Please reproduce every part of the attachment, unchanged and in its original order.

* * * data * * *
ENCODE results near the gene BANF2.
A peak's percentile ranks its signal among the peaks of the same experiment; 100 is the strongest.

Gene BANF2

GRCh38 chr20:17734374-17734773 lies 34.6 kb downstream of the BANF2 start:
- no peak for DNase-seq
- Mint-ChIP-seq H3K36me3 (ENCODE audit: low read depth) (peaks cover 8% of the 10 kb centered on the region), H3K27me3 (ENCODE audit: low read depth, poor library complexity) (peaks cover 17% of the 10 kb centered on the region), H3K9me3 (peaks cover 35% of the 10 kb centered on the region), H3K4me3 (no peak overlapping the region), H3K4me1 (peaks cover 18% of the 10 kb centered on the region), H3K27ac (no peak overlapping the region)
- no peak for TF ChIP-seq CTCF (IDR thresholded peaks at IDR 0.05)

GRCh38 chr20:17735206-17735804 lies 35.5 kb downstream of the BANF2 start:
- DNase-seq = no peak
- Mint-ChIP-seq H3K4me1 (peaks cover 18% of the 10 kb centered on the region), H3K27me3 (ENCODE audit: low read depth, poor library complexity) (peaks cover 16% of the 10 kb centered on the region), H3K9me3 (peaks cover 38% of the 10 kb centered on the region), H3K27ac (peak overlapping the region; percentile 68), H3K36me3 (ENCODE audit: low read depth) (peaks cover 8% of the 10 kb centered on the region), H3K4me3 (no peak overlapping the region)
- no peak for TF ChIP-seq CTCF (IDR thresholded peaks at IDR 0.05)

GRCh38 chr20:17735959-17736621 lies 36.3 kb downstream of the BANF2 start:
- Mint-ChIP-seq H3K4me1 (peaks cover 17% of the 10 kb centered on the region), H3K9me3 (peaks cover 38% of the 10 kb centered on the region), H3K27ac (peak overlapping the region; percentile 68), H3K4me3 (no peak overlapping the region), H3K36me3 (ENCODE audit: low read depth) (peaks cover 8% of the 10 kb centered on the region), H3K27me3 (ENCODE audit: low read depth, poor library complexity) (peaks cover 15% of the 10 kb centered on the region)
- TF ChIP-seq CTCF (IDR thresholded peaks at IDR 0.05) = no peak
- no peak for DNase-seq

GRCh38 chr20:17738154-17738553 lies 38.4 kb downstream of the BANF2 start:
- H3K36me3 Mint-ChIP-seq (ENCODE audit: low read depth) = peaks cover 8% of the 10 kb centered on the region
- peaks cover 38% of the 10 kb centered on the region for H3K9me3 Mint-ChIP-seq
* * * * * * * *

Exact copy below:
ENCODE results near the gene BANF2.
A peak's percentile ranks its signal among the peaks of the same experiment; 100 is the strongest.

Gene BANF2

GRCh38 chr20:17734374-17734773 lies 34.6 kb downstream of the BANF2 start:
- no peak for DNase-seq
- Mint-ChIP-seq H3K36me3 (ENCODE audit: low read depth) (peaks cover 8% of the 10 kb centered on the region), H3K27me3 (ENCODE audit: low read depth, poor library complexity) (peaks cover 17% of the 10 kb centered on the region), H3K9me3 (peaks cover 35% of the 10 kb centered on the region), H3K4me3 (no peak overlapping the region), H3K4me1 (peaks cover 18% of the 10 kb centered on the region), H3K27ac (no peak overlapping the region)
- no peak for TF ChIP-seq CTCF (IDR thresholded peaks at IDR 0.05)

GRCh38 chr20:17735206-17735804 lies 35.5 kb downstream of the BANF2 start:
- DNase-seq = no peak
- Mint-ChIP-seq H3K4me1 (peaks cover 18% of the 10 kb centered on the region), H3K27me3 (ENCODE audit: low read depth, poor library complexity) (peaks cover 16% of the 10 kb centered on the region), H3K9me3 (peaks cover 38% of the 10 kb centered on the region), H3K27ac (peak overlapping the region; percentile 68), H3K36me3 (ENCODE audit: low read depth) (peaks cover 8% of the 10 kb centered on the region), H3K4me3 (no peak overlapping the region)
- no peak for TF ChIP-seq CTCF (IDR thresholded peaks at IDR 0.05)

GRCh38 chr20:17735959-17736621 lies 36.3 kb downstream of the BANF2 start:
- Mint-ChIP-seq H3K4me1 (peaks cover 17% of the 10 kb centered on the region), H3K9me3 (peaks cover 38% of the 10 kb centered on the region), H3K27ac (peak overlapping the region; percentile 68), H3K4me3 (no peak overlapping the region), H3K36me3 (ENCODE audit: low read depth) (peaks cover 8% of the 10 kb centered on the region), H3K27me3 (ENCODE audit: low read depth, poor library complexity) (peaks cover 15% of the 10 kb centered on the region)
- TF ChIP-seq CTCF (IDR thresholded peaks at IDR 0.05) = no peak
- no peak for DNase-seq

GRCh38 chr20:17738154-17738553 lies 38.4 kb downstream of the BANF2 start:
- H3K36me3 Mint-ChIP-seq (ENCODE audit: low read depth) = peaks cover 8% of the 10 kb centered on the region
- peaks cover 38% of the 10 kb centered on the region for H3K9me3 Mint-ChIP-seq